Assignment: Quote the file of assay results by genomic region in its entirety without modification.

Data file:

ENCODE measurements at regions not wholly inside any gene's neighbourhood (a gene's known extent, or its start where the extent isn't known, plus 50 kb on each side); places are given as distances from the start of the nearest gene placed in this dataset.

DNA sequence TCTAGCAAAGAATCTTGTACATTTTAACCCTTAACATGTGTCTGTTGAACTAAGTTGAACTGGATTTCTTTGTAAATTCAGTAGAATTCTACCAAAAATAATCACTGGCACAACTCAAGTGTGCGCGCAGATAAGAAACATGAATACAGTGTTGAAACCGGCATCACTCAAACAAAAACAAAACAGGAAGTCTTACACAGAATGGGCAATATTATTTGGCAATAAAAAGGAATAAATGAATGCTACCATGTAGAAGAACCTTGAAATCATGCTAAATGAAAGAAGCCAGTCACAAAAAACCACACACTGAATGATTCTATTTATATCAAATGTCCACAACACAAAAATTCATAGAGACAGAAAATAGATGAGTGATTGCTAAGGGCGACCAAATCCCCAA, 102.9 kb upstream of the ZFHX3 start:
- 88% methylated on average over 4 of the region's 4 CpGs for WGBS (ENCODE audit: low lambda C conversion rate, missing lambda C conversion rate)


ENCODE measurements at regions not wholly inside any gene's neighbourhood (a gene's known extent, or its start where the extent isn't known, plus 50 kb on each side); places are given as distances from the start of the nearest gene placed in this dataset.

DNA sequence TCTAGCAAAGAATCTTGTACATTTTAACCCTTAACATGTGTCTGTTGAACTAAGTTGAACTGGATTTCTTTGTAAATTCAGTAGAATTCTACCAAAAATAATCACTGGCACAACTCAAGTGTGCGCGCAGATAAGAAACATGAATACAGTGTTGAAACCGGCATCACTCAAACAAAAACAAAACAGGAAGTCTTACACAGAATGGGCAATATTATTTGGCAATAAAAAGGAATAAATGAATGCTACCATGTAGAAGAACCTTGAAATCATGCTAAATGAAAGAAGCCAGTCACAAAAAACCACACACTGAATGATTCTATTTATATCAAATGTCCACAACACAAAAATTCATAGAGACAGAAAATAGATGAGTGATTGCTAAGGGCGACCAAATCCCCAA, 102.9 kb upstream of the ZFHX3 start:
- 88% methylated on average over 4 of the region's 4 CpGs for WGBS (ENCODE audit: low lambda C conversion rate, missing lambda C conversion rate)